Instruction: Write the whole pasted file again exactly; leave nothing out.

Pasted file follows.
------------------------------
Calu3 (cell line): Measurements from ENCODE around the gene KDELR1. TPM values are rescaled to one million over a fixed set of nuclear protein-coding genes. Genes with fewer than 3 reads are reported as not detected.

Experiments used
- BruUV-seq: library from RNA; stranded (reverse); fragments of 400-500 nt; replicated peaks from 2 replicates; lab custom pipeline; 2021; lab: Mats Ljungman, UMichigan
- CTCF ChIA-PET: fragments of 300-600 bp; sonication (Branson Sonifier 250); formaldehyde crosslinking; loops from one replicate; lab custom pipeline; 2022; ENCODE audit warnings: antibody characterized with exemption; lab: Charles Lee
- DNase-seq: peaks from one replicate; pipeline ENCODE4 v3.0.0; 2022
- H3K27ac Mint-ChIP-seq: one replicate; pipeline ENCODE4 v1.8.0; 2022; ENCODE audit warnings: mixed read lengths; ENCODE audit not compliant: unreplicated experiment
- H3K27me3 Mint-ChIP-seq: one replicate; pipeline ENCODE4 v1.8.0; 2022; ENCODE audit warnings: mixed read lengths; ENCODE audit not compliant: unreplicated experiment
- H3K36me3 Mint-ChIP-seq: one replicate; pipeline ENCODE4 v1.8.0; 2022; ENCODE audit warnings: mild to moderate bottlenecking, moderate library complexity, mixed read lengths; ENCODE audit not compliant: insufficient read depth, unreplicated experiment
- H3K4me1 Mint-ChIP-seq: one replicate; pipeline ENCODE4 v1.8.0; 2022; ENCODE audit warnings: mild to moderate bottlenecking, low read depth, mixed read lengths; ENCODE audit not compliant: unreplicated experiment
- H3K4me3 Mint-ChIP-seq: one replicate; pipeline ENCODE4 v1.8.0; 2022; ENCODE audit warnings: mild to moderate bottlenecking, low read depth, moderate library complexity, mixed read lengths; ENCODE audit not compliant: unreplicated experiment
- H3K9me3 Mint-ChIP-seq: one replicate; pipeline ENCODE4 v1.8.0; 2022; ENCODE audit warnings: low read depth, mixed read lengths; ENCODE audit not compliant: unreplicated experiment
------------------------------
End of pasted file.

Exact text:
Calu3 (cell line): Measurements from ENCODE around the gene KDELR1. TPM values are rescaled to one million over a fixed set of nuclear protein-coding genes. Genes with fewer than 3 reads are reported as not detected.

Experiments used
- BruUV-seq: library from RNA; stranded (reverse); fragments of 400-500 nt; replicated peaks from 2 replicates; lab custom pipeline; 2021; lab: Mats Ljungman, UMichigan
- CTCF ChIA-PET: fragments of 300-600 bp; sonication (Branson Sonifier 250); formaldehyde crosslinking; loops from one replicate; lab custom pipeline; 2022; ENCODE audit warnings: antibody characterized with exemption; lab: Charles Lee
- DNase-seq: peaks from one replicate; pipeline ENCODE4 v3.0.0; 2022
- H3K27ac Mint-ChIP-seq: one replicate; pipeline ENCODE4 v1.8.0; 2022; ENCODE audit warnings: mixed read lengths; ENCODE audit not compliant: unreplicated experiment
- H3K27me3 Mint-ChIP-seq: one replicate; pipeline ENCODE4 v1.8.0; 2022; ENCODE audit warnings: mixed read lengths; ENCODE audit not compliant: unreplicated experiment
- H3K36me3 Mint-ChIP-seq: one replicate; pipeline ENCODE4 v1.8.0; 2022; ENCODE audit warnings: mild to moderate bottlenecking, moderate library complexity, mixed read lengths; ENCODE audit not compliant: insufficient read depth, unreplicated experiment
- H3K4me1 Mint-ChIP-seq: one replicate; pipeline ENCODE4 v1.8.0; 2022; ENCODE audit warnings: mild to moderate bottlenecking, low read depth, mixed read lengths; ENCODE audit not compliant: unreplicated experiment
- H3K4me3 Mint-ChIP-seq: one replicate; pipeline ENCODE4 v1.8.0; 2022; ENCODE audit warnings: mild to moderate bottlenecking, low read depth, moderate library complexity, mixed read lengths; ENCODE audit not compliant: unreplicated experiment
- H3K9me3 Mint-ChIP-seq: one replicate; pipeline ENCODE4 v1.8.0; 2022; ENCODE audit warnings: low read depth, mixed read lengths; ENCODE audit not compliant: unreplicated experiment